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Report on the Review of the European Water Scarcity and Droughts Policy

1.           Introduction

Over the past decade, the concerns about drought events and water scarcity have grown within the EU, especially with regard to long-term imbalances of water demand and water availability in Europe.

Following one of the most widespread droughts in 2003 affecting over 100 million people, a third of the EU territory, with a cost of at least € 8.7 billion, the EU Council of Ministers asked the European Commission to address the challenges of water scarcity and droughts (WS&D) in the EU.

The Commission responded to this call in the Communication on water scarcity & droughts in the European Union[1], which laid down a water hierarchy under which water demand management should come first, and alternative supply options only once the potential for water efficiency has been exhausted. The Communication identified 7 main policy options to address the WS&D challenges. Each of these is assessed in sections 3.1.1 - 3.1.7 below.

The Commission has assessed progress in implementing these policy options in annual follow-up reports in 2008, 2009 and 2010. This report responds to the 2007 Council request to review by 2012 whether the policy on water scarcity and droughts has achieved its objectives of reducing water scarcity and vulnerability to droughts. It also looks into whether action taken in the implementation of the Water Framework Directive (WFD)[2] has contributed to addressing WS&D. This assessment is based on a number of studies[3] launched by the European Commission and on the assessment of the Member States river basin management plans (RBMPs). It is one of the pillars supporting the development of the Blueprint to Safeguard Europe's Water Resources. Further details can be found in the annexed Commission Staff Working Document.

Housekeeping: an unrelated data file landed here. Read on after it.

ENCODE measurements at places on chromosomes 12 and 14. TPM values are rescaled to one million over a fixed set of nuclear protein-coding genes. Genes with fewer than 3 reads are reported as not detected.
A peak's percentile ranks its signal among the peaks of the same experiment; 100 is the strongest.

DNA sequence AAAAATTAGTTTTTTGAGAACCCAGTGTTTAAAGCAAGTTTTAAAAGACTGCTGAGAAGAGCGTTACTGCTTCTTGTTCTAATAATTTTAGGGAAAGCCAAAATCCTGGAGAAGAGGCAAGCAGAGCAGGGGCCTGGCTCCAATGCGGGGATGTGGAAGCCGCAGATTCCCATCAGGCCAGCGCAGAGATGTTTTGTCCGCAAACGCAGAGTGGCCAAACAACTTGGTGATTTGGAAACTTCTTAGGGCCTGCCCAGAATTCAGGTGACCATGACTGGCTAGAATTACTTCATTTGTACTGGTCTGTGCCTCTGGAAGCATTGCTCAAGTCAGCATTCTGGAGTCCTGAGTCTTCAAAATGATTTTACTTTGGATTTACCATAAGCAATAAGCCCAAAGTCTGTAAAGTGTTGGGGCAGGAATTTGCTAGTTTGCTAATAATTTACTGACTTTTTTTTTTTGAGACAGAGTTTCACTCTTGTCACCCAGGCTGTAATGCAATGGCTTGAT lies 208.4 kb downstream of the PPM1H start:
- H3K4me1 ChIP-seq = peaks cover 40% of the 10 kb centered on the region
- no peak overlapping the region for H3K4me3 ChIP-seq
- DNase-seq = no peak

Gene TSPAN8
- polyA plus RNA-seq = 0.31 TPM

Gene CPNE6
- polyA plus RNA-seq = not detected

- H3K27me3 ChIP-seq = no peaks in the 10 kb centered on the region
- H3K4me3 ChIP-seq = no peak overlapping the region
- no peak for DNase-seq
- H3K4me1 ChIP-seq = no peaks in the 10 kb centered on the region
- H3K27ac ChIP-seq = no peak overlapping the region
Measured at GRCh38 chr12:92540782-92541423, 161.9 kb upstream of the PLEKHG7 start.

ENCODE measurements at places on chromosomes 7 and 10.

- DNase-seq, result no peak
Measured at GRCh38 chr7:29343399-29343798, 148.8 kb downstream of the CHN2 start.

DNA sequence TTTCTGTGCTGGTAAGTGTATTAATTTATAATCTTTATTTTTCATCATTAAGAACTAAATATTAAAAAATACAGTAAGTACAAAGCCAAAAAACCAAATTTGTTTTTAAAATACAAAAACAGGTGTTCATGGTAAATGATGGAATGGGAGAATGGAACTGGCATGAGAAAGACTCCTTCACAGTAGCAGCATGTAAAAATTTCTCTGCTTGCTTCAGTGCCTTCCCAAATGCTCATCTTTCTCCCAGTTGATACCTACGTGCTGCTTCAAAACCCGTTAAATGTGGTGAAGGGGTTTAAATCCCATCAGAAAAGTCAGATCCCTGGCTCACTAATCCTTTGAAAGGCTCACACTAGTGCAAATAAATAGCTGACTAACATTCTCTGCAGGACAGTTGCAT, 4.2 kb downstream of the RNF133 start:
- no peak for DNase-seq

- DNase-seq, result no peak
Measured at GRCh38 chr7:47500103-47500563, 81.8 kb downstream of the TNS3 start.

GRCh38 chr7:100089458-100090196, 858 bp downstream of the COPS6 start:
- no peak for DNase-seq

2.           Water scarcity and Droughts in Europe

In 2011 and 2012 droughts affected large parts of Southern, Western and even Northern Europe. The 2011 drought has been referred to as the worst in a century with rainfall as low as 40 percent of normal. In both years water availability was significantly reduced in the spring and water use restrictions were put in place in large parts of the EU. Over the past thirty years, droughts have dramatically increased in number and impact. Between 1976 and 2006 the number of areas and people affected by droughts went up by almost 20% and the total costs of droughts amounted to 100 billion €.

In 2007 at least 11% of the EU population and 17% of its territory had experienced water scarcity and the phenomena is getting worse; currently an important share of river basins can be considered as under water stress all year round. During summer months water scarcity is more pronounced in Southern Europe but is also becoming increasingly important in Northern basins, including UK and Germany.

Trends appear to remain stable. A modeled localization of water scarce basins in summer and all year round in 2030 shows that the number of river basins under water scarcity are expected to increase by up to 50% [4].

Both droughts and water scarcity can cause economic losses in key water-using sectors and environmental impacts on biodiversity, water quality, deterioration and loss of wetlands, soil erosion, land degradation and desertification. Some of the effects are short-term and conditions quickly return to normal whilst other effects may become permanent.

3.           Water Scarcity and Droughts Policy in Europe

The policy instruments identified in the 2007 Communication and the WFD are both important tools to revert the trends of water scarcity and the vulnerability to droughts in the EU. The following sections show the extent to which this has happened to date and identify the gaps in the current WS&D policy.

3.1.        Implementation of the 2007 policy options

3.1.1.     Putting the right price tag on water

Limited implementation of the cost-recovery and incentive pricing requirements of the WFD has taken place. RBMPs provide information on current tariffs for water services, where the definition of water services is often not in line with the Commissions interpretation as it limits their scope to the provision of drinking water and waste water treatment excluding self-abstraction, flood protection, hydropower, navigation etc.[5] Even when a broader definition of water services is used, recovery of financial costs for water services is not yet the norm in all Member States and environmental or resource costs are often not considered.